If you've ever been called "neurotic" before, chances are, you didn't take it as a compliment. After all, neuroticism in people is often tested by their responses to statements like "I get irritated easily," "I worry about things," and "I get stressed out easily." Doesn't sound too fun at first glance, right? But this new study may change the way we all view neuroticism — forever.
Neuroticism has in the past shown to lead to greater creativity and increased motivation. And now, here's the whopper: If you're neurotic, you may live longer than those who aren't, new research suggests.
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The study, published in Psychological Science, examined a humongous set of health data collected from more than a half million U.K. residents aged 37 to 73, between 2006 and 2010. It examined the subjects' neuroticism along with their self-reported health. During the time period of this study, nearly 5,000 of its participants passed away.
While the researchers studied this data, they noticed a strange trend: The people who rated their own health poorly tended to have higher levels of neuroticism, but a lower likelihood of premature death.
So at first, lead researcher Catharine Gale thought that the folks with more neuroticism who lived longer were simply taking better care of their well-being. Not so! As it turned out, these same people were less likely to munch on healthy foods like fruits and veggies and more likely to smoke or drink alcohol on a very regular basis. So, what gives?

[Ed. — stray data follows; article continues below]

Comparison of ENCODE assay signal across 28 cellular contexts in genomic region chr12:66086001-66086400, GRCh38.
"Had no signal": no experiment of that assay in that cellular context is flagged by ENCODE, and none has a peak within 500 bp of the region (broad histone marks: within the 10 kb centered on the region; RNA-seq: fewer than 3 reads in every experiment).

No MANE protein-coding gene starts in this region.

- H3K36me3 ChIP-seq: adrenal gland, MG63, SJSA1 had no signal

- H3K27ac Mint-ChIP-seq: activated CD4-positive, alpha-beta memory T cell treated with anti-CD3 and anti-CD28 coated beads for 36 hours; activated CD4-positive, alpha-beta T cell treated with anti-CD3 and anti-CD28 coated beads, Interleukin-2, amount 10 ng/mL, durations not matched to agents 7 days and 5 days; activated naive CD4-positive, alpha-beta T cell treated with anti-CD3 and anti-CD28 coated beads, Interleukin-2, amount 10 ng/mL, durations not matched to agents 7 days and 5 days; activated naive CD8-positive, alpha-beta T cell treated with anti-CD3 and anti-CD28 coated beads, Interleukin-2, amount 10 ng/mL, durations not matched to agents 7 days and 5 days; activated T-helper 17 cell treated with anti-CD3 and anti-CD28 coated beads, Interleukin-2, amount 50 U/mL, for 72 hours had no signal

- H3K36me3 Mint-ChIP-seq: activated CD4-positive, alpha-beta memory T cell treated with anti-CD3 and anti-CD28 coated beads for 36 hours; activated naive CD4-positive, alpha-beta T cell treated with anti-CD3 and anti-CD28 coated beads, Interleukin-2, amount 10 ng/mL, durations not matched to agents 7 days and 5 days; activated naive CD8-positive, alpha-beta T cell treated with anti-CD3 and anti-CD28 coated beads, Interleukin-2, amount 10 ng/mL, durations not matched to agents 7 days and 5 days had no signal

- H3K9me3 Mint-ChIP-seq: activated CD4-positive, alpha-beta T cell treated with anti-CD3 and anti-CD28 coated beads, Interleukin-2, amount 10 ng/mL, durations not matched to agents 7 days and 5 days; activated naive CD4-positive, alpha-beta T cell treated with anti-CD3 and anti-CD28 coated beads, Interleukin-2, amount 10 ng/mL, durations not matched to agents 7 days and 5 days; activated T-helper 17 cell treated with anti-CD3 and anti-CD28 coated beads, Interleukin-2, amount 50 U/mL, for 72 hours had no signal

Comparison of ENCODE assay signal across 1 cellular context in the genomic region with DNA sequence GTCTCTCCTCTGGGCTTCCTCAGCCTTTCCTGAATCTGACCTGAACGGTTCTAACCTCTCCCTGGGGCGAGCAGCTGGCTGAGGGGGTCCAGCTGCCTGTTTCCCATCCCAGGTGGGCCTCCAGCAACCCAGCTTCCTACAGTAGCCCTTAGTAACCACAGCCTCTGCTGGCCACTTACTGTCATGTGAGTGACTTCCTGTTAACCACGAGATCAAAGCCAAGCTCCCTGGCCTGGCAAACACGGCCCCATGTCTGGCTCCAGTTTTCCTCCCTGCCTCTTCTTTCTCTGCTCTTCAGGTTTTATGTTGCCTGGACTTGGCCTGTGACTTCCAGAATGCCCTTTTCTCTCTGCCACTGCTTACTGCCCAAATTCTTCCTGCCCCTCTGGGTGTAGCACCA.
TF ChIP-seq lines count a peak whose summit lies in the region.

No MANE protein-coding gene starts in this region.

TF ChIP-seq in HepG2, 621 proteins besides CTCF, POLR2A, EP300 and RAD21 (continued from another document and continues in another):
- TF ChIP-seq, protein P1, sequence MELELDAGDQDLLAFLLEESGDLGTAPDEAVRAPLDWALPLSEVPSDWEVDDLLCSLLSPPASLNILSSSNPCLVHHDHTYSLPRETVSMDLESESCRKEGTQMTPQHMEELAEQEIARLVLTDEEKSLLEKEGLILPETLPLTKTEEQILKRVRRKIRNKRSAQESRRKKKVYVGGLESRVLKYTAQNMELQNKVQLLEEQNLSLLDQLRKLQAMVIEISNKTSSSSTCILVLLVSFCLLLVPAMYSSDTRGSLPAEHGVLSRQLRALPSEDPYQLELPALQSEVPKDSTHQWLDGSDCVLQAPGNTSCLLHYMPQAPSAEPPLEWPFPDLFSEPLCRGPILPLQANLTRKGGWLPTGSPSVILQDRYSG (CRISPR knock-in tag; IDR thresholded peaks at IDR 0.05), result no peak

"The only thing we could think of was whether people were more vigilant about their health," Gale said. "Perhaps they saw their doctor more regularly when they had symptoms they were worried about, and that might lead to earlier diagnoses of serious illnesses, particularly in the case of cancer."
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There's no official data in the Biobank to support or disprove this idea, but Gale believes it's a plausible hypothesis.
"We don't know that that's the protective mechanism, but certainly we found that one aspect of neuroticism is that regardless of how you rated your health, it seemed to be protective of health," she said.
In other words, even though the subjects might have taken not-so-great care of themselves, they may have known when was the right time to see a doctor. Though more research would be needed to confirm that, we definitely already know that seeing a doctor can make a very big difference in your life. Perhaps it's bigger than we ever imagined.
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